Port’s new vision for the waterfront

By Tom Hoban, July 3, 2014, Everett Herald Business Journal


Since the economic downturn put the Port of Everett’s waterfront condominium project on ice, the Port has been busy making plans for version 2.0 with adjustments made to fit today’s market realities.


Dubbed Waterfront Place, the new plan gives the waterfront back to the community.


Unlike the previous development that was designed like a private residential community with some retail and pocket parks, this plan creates a high-quality community asset focused on jobs, recreation, public gathering spaces and boating.


Another major difference is the Port will be the master developer and seek multiple partnerships to realize the development.


The project pulls the development to the center of the site, and opens up the shoreline for a walking and biking trail, vistas, two parks totaling approximately 3 acres, and many more public features.


The public gathering places are supported by a large, vibrant marina and will include an appealing mix of housing options supported by retail, office, restaurants and two hotels.


A new plaza links to a walking trail that rims the peninsula and connects to existing development, creating a legitimate destination.


The project will be delivered in four phases with the first phase starting in early 2016.


Full build out of the nearly $350 million private investment is expected in seven to 10 years, according to Terrie Battuello, the Port’s new business development chief.


“Developers have shown a lot of interest already. We think the market is right and the community is ready.”


Battuello is an experienced developer of public properties.


With fingerprints on Bremerton’s waterfront redevelopment and, most recently, Bothell Landing, she brings a can-do attitude and refreshing business acumen to the project.


She’s legitimately excited.


“I’ve been involved in some other remarkable and transformative waterfront developments,” she said. “This project is special, though.”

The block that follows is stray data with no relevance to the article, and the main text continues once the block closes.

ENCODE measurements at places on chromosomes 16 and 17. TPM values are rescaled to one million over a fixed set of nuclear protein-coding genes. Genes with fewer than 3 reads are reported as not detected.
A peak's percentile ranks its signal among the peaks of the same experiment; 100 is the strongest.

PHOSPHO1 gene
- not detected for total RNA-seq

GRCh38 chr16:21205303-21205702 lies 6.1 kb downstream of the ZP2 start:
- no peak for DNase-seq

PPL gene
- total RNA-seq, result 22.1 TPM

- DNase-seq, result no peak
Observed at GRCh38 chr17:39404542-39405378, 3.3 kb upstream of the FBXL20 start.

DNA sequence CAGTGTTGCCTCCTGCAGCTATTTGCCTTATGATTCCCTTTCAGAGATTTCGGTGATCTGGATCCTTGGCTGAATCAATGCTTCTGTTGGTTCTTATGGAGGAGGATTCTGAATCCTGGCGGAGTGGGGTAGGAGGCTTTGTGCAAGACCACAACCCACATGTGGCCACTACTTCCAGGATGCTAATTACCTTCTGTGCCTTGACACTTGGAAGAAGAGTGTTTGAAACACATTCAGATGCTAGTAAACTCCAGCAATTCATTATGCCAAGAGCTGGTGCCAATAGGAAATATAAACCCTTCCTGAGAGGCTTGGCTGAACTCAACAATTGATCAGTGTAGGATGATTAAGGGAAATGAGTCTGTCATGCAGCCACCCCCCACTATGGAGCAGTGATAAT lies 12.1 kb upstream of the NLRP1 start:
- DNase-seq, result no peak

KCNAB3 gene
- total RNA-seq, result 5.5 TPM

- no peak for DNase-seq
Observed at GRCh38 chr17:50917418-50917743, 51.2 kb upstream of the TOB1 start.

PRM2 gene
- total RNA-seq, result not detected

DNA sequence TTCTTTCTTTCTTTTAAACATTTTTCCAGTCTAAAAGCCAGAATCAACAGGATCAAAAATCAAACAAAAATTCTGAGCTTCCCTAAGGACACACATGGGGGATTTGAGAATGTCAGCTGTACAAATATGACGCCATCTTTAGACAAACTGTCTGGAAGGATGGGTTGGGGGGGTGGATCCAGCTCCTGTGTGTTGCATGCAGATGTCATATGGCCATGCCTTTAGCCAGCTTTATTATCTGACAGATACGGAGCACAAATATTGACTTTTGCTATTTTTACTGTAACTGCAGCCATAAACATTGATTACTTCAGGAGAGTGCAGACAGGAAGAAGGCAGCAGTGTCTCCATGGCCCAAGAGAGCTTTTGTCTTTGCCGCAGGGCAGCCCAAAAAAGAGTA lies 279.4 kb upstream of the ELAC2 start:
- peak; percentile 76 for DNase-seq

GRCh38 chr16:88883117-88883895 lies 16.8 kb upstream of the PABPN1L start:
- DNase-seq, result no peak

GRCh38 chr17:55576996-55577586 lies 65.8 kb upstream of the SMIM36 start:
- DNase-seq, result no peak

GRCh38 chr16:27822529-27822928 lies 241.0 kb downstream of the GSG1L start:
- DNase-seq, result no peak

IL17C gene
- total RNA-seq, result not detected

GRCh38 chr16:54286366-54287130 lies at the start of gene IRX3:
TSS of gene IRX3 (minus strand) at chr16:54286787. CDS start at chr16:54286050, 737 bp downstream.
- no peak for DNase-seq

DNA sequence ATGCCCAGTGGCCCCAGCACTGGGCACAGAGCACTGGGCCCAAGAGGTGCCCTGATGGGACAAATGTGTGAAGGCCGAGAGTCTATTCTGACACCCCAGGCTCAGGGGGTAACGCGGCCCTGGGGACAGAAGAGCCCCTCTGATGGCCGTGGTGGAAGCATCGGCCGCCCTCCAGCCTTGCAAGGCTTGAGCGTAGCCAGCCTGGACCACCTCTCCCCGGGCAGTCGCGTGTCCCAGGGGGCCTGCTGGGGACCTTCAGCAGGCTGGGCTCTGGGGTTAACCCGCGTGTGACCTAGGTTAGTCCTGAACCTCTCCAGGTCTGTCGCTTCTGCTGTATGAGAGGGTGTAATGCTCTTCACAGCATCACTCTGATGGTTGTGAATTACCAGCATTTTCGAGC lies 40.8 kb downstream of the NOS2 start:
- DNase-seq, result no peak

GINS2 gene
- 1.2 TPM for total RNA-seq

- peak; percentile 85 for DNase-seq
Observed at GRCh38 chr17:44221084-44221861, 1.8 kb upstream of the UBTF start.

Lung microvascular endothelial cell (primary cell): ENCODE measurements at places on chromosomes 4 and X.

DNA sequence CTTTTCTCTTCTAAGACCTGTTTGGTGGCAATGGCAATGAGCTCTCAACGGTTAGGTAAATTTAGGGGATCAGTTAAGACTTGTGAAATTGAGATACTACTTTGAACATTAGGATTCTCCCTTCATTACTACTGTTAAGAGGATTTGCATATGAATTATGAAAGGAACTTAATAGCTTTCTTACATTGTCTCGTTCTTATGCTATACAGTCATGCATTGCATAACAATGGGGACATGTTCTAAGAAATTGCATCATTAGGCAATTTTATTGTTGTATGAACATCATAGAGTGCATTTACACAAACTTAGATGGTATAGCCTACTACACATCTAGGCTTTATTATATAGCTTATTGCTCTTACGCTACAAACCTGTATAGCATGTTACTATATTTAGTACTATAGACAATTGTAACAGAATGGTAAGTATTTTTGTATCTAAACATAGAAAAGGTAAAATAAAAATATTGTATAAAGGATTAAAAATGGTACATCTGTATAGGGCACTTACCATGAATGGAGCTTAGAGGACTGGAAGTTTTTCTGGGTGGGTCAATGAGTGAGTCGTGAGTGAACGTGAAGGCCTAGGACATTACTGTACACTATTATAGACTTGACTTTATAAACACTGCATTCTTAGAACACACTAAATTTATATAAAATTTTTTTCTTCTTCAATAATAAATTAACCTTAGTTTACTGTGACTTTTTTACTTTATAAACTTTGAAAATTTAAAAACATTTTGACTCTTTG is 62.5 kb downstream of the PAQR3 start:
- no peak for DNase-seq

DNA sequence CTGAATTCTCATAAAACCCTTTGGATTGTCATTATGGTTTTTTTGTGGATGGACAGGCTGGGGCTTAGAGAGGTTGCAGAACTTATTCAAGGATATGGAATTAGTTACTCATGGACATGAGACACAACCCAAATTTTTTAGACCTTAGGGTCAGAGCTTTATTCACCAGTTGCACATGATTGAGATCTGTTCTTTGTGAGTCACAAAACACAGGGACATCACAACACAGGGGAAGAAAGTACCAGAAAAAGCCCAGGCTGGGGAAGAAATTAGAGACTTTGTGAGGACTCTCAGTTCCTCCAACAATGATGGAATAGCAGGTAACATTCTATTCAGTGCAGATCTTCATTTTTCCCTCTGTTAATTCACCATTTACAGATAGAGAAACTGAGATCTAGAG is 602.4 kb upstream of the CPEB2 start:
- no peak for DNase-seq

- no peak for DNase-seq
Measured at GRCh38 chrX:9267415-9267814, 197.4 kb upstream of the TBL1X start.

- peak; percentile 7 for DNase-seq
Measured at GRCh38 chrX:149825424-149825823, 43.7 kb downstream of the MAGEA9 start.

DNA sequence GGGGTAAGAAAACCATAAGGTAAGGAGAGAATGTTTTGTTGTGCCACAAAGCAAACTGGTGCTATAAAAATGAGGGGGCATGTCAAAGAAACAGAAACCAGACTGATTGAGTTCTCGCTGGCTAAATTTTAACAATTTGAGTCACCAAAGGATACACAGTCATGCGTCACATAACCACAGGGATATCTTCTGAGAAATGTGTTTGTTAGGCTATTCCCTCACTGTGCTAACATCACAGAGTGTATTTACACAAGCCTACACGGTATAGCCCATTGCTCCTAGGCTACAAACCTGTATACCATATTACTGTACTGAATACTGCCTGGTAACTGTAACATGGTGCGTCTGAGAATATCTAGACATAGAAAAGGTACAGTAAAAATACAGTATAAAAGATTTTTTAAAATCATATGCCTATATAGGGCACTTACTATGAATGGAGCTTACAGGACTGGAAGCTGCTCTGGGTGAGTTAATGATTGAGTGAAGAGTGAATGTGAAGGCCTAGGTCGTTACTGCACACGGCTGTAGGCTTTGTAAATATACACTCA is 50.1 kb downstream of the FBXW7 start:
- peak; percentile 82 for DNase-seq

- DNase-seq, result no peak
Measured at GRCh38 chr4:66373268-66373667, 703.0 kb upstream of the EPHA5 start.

Public input is one reason, says Lisa Lefeber, the Port’s public affairs director.


“After the 2009 crash, we pulled together an ad hoc committee of community members to take a fresh look at what they saw and this development plan incorporates those new ideas, including much more public activity with a livable environment for residents.”


John Mohr, the Port’s long-time executive director, has announced his retirement at the end of this year and a selection committee is being formed to find his successor.


For Mohr, seeing this project get to this point and ready for development was unfinished business.


“Needless to say, I’m grateful for the hard work everyone has put into getting to this point,” Mohr said.


“Everett deserves a sense of place, a destination and something to be proud of on its waterfront. I think Waterfront Place does that. Getting to this point was a bit of unfinished business”


It’s a sizable enough area that the Port will ask the city of Everett to approve it as its own neighborhood.


That’s so the waterfront can be part of the neighborhood tapestry and should complement downtown and Everett’s residential neighborhoods but with a unique waterfront element that everyone can experience.


The previous project was approved by the Everett City Council.


With the change in character and block configuration, the Port will, again, be seeking council approval for this project.


“The heights, densities and economic benefits of the project are the same as the Port Gardner Wharf Plan,” Lefeber said.



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